The catastrophe has been compounded by the fact that many homes in California—some two million of them—are situated in extremely fire-prone areas, right at the border between urban and wild. The state requires that residents maintain a defensible space around their houses, a hundred-foot zone cleared of flammable plants and combustible debris. But, as Dicus noted, “that only works if it is enforced.
Marine Mammals Are Suffering From a Life-Threatening Toxin Off California's CoastOn a gloomy July morningÂ on Californiaâ€™s Central Coast, the holding pens at the Marine Mammal Centerâ€™s Morro Bay facility were filled to capacity. â€œItâ€™s been a busy month,â€? said Operations Director Diana Kramer, â€œAnd looks like itâ€™s only going to get busier.â€?
Harpers Ferry, West Virginia, is a name synonymous with emancipation. In 1859, at the confluence of the Shenandoah and Potomac Rivers, abolitionist John Brown led a slave revolt to take control of an arsenal, beginning a larger battle to free the country’s roughly 3.9 million slaves. Though Brown’s plot failed, his action was a key catalyst—a “blow that woke a guilty nation,” as historian and civil rights activist W.E.B.
Muck Rack makes it simple to find people, tweets, or articles that mention any name, keyword, company, hashtag etc. We've compiled this guide to help you make the most of your search.
Selecting a term
Start searching tweets, articles from media outlets, articles mentioned in tweets, journalists'
names, titles and bios with some suggested searches:
Companies or Topics (e.g. iPhone, Microsoft)
Phrases (e.g. "cloud computing") — use quotes to keep the terms together
Twitter handles (e.g. @username) — returns those who have mentioned or replied to
Names (e.g. "David Pogue")
Hashtags (e.g. #sxsw, #london2012)
Bio details (e.g. vegan, Olympics, father)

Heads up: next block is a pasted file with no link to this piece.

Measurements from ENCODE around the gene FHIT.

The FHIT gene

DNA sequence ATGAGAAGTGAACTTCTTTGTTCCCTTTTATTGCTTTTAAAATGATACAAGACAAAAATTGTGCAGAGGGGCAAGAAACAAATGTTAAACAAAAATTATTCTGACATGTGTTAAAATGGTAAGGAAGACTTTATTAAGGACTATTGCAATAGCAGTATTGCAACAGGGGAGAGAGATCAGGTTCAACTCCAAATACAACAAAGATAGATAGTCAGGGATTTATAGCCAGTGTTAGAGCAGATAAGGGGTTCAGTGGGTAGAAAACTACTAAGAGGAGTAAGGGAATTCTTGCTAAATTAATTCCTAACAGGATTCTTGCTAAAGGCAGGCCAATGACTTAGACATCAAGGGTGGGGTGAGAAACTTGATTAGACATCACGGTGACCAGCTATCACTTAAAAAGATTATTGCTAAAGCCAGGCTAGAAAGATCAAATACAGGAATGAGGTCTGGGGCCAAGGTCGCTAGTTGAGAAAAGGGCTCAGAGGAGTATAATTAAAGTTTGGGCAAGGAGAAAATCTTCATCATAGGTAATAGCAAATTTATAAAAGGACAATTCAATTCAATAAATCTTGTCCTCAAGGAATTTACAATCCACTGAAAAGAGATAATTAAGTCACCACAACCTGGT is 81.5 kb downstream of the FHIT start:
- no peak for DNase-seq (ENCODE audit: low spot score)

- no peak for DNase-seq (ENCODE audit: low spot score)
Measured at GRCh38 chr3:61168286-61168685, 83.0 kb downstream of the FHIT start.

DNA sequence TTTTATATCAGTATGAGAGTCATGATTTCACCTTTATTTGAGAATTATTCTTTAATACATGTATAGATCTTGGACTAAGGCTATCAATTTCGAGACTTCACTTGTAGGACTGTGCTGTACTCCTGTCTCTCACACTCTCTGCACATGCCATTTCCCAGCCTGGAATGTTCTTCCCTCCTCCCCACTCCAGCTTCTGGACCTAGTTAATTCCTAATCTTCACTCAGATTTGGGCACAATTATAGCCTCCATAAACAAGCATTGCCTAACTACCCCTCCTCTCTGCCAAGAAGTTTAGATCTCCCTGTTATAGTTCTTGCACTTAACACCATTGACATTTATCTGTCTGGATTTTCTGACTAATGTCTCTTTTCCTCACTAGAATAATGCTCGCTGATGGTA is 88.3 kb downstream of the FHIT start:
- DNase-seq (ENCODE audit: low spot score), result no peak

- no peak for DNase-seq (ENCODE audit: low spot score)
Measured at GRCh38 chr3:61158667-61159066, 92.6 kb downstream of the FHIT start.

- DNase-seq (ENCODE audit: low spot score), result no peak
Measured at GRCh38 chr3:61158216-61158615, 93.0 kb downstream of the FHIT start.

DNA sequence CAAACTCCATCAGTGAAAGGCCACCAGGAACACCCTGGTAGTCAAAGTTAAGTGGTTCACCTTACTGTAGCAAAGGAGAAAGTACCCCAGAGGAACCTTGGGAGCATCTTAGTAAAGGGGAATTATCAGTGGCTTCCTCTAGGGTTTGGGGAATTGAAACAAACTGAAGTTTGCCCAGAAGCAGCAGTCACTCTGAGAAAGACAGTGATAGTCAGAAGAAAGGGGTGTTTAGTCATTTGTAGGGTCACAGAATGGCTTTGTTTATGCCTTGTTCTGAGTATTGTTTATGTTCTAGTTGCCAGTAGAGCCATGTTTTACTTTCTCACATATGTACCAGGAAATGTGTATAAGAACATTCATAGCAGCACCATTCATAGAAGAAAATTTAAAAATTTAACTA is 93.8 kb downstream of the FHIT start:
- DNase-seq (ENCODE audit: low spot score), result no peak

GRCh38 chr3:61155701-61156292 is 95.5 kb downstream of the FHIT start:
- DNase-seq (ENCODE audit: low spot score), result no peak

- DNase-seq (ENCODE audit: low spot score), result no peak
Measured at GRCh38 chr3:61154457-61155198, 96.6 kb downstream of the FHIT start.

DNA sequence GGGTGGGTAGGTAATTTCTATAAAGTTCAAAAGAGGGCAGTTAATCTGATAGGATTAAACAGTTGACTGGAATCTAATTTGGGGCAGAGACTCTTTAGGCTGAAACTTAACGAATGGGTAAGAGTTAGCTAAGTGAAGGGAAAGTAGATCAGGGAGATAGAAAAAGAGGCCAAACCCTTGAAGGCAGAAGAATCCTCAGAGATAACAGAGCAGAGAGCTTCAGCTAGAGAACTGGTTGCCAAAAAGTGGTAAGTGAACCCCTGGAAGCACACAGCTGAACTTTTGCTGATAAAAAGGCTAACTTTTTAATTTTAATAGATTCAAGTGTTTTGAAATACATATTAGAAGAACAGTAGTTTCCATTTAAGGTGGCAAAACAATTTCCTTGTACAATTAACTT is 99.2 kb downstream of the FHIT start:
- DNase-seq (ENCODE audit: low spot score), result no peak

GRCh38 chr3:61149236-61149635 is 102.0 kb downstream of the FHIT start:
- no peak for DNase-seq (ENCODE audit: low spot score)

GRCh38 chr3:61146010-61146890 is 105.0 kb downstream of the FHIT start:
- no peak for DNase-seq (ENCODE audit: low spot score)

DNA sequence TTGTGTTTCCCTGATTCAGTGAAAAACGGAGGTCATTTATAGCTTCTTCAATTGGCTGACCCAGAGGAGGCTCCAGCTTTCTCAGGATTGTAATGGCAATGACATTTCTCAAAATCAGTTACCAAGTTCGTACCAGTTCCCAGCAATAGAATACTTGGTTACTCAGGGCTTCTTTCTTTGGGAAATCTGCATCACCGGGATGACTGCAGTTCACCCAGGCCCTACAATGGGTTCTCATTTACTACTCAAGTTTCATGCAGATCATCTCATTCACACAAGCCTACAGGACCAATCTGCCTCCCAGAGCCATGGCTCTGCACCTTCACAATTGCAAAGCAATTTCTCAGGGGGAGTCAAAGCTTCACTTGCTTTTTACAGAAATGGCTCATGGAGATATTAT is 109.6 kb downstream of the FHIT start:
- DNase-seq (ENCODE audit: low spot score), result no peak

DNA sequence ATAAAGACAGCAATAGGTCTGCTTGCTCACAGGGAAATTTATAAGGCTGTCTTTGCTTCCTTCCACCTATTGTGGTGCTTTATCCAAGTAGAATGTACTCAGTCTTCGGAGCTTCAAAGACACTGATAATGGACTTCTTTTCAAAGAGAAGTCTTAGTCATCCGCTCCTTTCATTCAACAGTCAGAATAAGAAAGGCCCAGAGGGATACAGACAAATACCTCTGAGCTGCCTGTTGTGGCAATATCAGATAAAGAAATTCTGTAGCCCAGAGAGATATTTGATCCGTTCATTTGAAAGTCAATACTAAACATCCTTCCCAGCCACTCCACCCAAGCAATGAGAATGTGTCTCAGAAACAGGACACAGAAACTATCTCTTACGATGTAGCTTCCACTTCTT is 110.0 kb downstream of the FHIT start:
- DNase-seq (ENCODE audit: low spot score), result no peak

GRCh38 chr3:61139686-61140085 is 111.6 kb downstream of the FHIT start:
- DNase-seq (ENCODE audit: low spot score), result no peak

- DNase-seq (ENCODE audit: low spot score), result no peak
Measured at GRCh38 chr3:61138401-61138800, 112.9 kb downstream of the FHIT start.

Muck Rack's Advanced Search allows for many boolean operators.
Find results that mention multiple specified terms, use AND or
+. For example, ensure each result contains both Elon Musk and Mark Zuckerberg by
searching Musk AND Zuckerberg or Musk + Zuckerberg.
Use the operators OR or , to broaden your search when you'd like either of
multiple terms to appear in results. (This is the default behavior of our search when no operators
are used). For example, results will contain either cake or cookie by searching cake OR cookie or cake,cookie
Use NOT or - to subtract results from your search. For
example, searching Disney will yield results about the Walt Disney Company as well as Walt Disney
World Resort. To exclude mentions of Disney World, search for Disney -World or Disney
When using one of these operators with a phrase, enclose it in quotation marks. For example, you can
find results about smartphones excluding Apple's iPhone 4S by searching smartphone -"iPhone
Exact case matching or punctuation
If you're searching for a brand name or keyword that relies on specific punctuation marks or capitalization, you can
find results that match your exact query by adding matchcase: before the keyword you're searching for, like matchcase:E*TRADE .
Use parentheses to separate multiple
boolean phrases. For example, to find journalists talking about having fun in Disney World or
Disneyland, search for ("disney world" OR disneyland) AND fun.
An asterisk can be used to search for any variation of a root word truncated by the asterisk. For example, searching for admin* will return results for administrator, administration, administer, administered, etc.
A near operator is an AND operator where you can control the distance between the words. You can vary the distance the near operation uses by adding a forward slash and number (between 0-99) such as strawberries NEAR/10 "whipped cream", which means the strawberries must exist within 10 words of "whipped cream".